Authorities in Bosnia’s Serb-majority Republika Srpska (RS) entity continue to deny the right of Bosniaks to be taught the Bosnian language in schools and maintain discriminatory policies toward Bosniaks as a result of international institutions not reacting to such breaches adequately for years, RS Vice-President Ramiz Salkic wrote in a letter to international institutions in Bosnia.
The letter addressed to the Office of the High Representative and Peace Implementation Council, institutions which oversee the implementation of the 1995 Dayton Peace Agreement, as well as to the EU Delegation and OSCE Mission in the country, came following developments in the eastern town of Zvornik, where Bosniaks several Bosniak children missed the first day of school after the principal changed the language they were learning from ‘Bosnian’ to ‘Language of the Bosniak people’.
According to Salkic, the new school year began “in the old environment of systemic discrimination and apartheid in the educational process in the RS entity, which is fully Orthodox and adapted to Serb children."
"The goal of such an education system in this part of Bosnia and Herzegovina is for all those who are not Serbs or Orthodox to leave it, or to put it better, to be expelled from it," he argued.
"This (RS) government does not accept the rulings of domestic and international courts regarding various parts of daily life which mainly concern Bosniaks, the truth and justice. This government doesn’t implement decisions by the Constitutional Court of Bosnia and Herzegovina, the Supreme Court of the RS, the Court of Human Rights in Strasbourg, the International Court of Justice in the Hague, the International Criminal Tribunal for the former Yugoslavia,” he wrote.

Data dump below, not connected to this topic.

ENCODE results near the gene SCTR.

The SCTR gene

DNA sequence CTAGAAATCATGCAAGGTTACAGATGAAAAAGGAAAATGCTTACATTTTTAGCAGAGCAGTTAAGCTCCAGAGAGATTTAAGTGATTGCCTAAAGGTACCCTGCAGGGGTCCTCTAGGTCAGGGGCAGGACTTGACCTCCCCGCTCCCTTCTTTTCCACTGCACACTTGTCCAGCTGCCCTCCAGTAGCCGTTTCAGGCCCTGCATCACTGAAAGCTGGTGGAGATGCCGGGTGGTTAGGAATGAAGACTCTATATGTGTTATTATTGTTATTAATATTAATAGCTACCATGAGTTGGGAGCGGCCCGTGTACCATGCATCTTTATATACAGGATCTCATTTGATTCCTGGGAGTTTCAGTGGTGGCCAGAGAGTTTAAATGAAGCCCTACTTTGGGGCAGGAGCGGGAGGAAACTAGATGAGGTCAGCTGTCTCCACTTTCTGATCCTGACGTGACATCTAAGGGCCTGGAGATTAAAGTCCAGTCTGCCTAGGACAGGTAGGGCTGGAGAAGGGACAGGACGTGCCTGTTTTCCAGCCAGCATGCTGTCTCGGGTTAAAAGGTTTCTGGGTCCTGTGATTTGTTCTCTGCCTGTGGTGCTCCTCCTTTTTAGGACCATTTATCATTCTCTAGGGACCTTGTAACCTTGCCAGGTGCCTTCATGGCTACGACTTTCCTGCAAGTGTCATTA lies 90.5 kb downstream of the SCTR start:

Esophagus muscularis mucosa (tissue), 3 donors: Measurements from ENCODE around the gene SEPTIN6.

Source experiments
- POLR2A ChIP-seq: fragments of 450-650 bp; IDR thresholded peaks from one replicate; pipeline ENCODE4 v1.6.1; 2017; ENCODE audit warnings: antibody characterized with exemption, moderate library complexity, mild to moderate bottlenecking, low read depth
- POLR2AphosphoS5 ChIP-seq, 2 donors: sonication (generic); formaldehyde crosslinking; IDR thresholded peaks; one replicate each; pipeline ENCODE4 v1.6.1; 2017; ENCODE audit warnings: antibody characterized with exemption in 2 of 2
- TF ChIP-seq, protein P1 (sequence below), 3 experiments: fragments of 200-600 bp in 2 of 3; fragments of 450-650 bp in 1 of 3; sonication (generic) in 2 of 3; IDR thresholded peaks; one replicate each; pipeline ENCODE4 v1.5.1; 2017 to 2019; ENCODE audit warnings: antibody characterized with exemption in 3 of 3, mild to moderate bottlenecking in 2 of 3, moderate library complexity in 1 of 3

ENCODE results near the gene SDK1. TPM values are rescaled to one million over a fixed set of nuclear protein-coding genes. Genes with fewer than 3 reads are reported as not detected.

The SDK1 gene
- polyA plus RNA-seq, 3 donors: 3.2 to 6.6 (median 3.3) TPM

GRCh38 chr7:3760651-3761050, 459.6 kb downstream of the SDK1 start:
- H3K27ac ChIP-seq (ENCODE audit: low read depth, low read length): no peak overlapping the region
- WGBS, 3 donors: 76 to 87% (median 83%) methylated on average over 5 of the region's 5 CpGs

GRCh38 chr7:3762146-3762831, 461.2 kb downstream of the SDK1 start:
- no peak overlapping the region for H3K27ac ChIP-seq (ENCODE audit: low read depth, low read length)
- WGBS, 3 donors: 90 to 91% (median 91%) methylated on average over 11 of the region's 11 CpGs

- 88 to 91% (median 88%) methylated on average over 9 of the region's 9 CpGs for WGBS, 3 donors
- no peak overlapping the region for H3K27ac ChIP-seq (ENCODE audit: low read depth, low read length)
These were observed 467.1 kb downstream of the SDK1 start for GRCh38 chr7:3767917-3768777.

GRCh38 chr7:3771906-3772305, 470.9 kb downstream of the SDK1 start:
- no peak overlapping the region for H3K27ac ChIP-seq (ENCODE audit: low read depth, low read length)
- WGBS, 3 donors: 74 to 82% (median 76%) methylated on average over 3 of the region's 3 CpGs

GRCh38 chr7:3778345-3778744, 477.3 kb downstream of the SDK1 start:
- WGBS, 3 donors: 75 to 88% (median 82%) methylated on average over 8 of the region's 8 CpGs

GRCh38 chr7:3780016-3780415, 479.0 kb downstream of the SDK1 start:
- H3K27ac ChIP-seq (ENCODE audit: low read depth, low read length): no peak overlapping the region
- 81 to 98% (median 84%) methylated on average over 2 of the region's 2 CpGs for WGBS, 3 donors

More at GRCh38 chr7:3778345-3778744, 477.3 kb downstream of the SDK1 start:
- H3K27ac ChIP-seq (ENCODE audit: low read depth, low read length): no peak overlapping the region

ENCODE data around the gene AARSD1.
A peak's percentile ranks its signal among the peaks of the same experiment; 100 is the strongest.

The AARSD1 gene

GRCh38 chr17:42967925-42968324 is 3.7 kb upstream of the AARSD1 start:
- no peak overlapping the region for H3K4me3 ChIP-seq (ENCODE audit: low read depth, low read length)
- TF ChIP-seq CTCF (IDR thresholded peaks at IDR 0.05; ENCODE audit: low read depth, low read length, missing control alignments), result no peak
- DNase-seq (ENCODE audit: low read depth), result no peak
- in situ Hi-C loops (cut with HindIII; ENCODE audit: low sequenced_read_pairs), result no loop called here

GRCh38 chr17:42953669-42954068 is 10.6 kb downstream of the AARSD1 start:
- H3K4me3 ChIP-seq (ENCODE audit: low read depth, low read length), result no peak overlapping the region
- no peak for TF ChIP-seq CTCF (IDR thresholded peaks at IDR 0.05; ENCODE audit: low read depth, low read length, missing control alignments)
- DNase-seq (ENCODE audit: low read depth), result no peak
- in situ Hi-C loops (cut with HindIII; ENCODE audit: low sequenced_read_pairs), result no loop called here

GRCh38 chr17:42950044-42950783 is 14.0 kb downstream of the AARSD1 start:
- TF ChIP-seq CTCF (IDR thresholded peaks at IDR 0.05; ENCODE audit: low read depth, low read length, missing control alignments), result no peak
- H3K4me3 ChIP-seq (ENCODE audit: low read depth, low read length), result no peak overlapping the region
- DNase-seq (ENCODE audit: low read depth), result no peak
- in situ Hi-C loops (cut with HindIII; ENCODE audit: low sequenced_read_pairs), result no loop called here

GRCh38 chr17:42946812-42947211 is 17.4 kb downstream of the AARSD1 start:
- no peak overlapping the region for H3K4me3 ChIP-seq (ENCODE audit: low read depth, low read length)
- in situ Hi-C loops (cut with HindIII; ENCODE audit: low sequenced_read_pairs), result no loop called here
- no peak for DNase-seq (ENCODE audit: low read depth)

“The Constitutional Court of Bosnia and Herzegovina has clearly stated that the entity government has no right to impose the name of the language of Bosniaks in the RS entity, but they only have a right to do this according to the RS entity Constitution,” he added.
Salkic mentioned that the RS Supreme Court has also ruled that the RS government has breached the rights of Bosniak parents and students by depriving them of their national group of subjects.
“All of this was not enough for the government in the entity to end the apartheid and the discrimination they are committing against Bosniak children,” he stressed.
International institutions have clearly stated repeatedly that the existence of the Bosnian language is not questionable and this is also clearly stated in the Constitution and the law, as well as that parents and students are those who decide what language they will be taught in schools and not the government, he wrote.
This behaviour by RS authorities was encouraged by international institutions only mildly reacting to such breaches throughout the years, he stressed, adding that that the international community must stop the years-long “agony” of Bosniaks in the RS.
"Consider this address as an appeal by disenfranchised Bosniaks in every sense in this entity and an invitation to take steps so that you will not have to express regret in the future. It may be too late in a few years,” he wrote.